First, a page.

I grew up a fan of Greek mythology, amazed by the esoteric worldviews of long ago. This love crossed over into a few other cultures—Egyptian and Roman mostly—but nothing compared to Greek. As I grew up I began looking to related things: fairy tales, urban legends, and folklore. I loved the language and mood these stories had, and to this day I still enjoy reading these kinds of things. When a friend suggested I read the free Kindle book The Children of Odin I dismissed it, chiefly because it was not on my 2012 Book Manifesto. But the seeds were sewn and soon I was swept away by unfamiliar tales.
The Children of Odin: The Book of Northern Myths (by Padraic Colum) is a collection of Norse mythology. This collection is composed of thirty-six myths and broken down into four parts. This review will discuss each part and what the tales are about as opposed to individually reviewing each story.
The Dwellers in Asgard: Any self-respecting book on mythology will begin at the beginning, and The Children of Odin makes no exception. Here the Reader learns of the Gods of Asgard, of Odin All-Father, Thor, Baldur, Tyr, Freya, Loki, and many more. We learn of the ever-waging war between the Gods and the Giants and the building of the Wall. Many of these names were very familiar (especially to the Final Fantasy gamer, comic book reader, and Neil Gaiman fan), but I knew very little about the Norse Gods. These histories were both fascinating and funny and a great way to start the book.
Odin the Wanderer: At the end of Part One Odin decides to leave Asgard and roam the world. This section deals with Odin's wanderings and the things he sees there. Additionally there are a few very important stories ("The Dwarf's Hoard, and the Curse that It Brought" chiefly) that set up a lot of things for the eventual Ragnarok.
The Witch's Heart: This is the last main section that deals with the Gods. Here we really get into the cunning and deception of Loki, the dreaded fate of Baldur, and all of the implications of these things for Asgard. I really liked this section a lot, especially the stuff concerning Loki's children. This was probably my favorite section of the book.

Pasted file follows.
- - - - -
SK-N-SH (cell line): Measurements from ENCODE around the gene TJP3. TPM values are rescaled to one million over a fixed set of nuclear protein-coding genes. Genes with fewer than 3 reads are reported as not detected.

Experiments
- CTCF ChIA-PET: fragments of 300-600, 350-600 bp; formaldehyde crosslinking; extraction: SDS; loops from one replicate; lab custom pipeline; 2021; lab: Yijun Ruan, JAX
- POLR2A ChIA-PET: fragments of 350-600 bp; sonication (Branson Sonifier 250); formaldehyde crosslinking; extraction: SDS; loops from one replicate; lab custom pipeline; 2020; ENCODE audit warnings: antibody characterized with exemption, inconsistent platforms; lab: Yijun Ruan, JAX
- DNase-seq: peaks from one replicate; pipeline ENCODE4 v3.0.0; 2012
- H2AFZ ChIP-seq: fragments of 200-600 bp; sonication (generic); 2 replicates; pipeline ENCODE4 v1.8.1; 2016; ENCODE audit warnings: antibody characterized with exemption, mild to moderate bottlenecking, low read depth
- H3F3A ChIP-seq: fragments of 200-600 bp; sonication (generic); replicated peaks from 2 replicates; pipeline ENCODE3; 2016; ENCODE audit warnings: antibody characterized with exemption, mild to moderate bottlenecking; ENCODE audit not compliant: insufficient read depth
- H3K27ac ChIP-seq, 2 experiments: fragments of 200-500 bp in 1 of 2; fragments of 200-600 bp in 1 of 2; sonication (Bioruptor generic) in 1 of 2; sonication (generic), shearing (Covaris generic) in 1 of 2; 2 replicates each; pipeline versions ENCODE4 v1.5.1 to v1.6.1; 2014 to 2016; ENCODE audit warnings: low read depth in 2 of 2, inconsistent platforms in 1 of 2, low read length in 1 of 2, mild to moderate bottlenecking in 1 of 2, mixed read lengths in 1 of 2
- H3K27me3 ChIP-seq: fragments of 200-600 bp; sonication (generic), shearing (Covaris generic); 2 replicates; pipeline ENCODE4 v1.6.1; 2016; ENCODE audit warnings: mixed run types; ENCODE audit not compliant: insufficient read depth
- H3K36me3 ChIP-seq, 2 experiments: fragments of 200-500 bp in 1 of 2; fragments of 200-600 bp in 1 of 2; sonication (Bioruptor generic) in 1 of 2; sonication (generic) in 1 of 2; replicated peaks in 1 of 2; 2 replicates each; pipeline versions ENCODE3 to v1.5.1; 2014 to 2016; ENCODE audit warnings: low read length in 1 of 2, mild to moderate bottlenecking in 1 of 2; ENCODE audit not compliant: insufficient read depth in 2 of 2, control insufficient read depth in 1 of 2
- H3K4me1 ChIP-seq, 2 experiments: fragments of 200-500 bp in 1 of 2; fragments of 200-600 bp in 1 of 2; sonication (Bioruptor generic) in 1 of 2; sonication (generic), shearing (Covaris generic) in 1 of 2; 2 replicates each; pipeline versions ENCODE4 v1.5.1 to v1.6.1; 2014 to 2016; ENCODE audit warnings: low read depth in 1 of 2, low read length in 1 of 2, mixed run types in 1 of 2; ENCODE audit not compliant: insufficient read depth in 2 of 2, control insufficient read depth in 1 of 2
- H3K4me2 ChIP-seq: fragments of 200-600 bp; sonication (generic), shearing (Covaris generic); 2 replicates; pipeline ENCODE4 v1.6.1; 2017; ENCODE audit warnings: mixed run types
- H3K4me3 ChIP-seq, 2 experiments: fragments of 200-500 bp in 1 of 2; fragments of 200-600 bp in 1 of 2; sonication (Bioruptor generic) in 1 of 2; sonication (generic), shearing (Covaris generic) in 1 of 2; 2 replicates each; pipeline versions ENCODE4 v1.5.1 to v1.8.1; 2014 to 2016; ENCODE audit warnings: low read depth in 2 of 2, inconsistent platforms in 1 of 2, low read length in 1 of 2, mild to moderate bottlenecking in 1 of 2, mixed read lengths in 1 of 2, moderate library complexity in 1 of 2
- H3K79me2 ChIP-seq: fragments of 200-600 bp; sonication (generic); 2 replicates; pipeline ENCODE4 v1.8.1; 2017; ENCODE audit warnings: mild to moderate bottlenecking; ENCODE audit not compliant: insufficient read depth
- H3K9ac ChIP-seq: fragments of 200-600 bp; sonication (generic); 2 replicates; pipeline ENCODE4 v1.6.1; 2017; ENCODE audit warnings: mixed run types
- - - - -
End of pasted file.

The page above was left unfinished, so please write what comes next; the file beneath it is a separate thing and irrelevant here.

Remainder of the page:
The Sword of the Volsungs and the Twilight of the Gods: There is a sudden (and unexplained) shift in the focus of the myths here. While the first three parts deal with the Gods of Asgard and mentions little of Man (of Midgard), Part Four deals almost exclusively with Men. This section is basically a life story of Sigurd, the most fearsome and noblest of all warriors. Sigurd is a man of legend and brawn, equipped with a fierce flame sword and a steed from Odin's stock. There are several stories about Sigurd, and I enjoyed them all. They reminded me of medieval knight's tales. This section also finishes the book with "Twilight of the Gods," an eschatological story of death and rebirth.
One thing that stood out to me throughout this book was Colum's propensity to fall into Old English with his characters. There were several times I chuckled due to a particular word choice or phrase structure. I don't think too many people talked in Old English in 1920, though I suppose contemporary literature at the time was a bit dated. Nevertheless, I found these instances funny whenever Colum would drop into Old English. I could just imagine larger than life Norse Gods speaking like Hamlet.
The Children of Odin is a wonderful collection to introduce the Reader to Norse mythology. Some tales could have been better flushed out, but all really fit the mold of classical myths. I very much enjoyed some of the ideas in the mythos (like the serpent that's wrapped around the world) and am interested in pursuing more Norse mythology. If you've never read any Norse mythology and you've an e-reader then you should definitely check out this free collection. Quite enjoyable and easily recommended.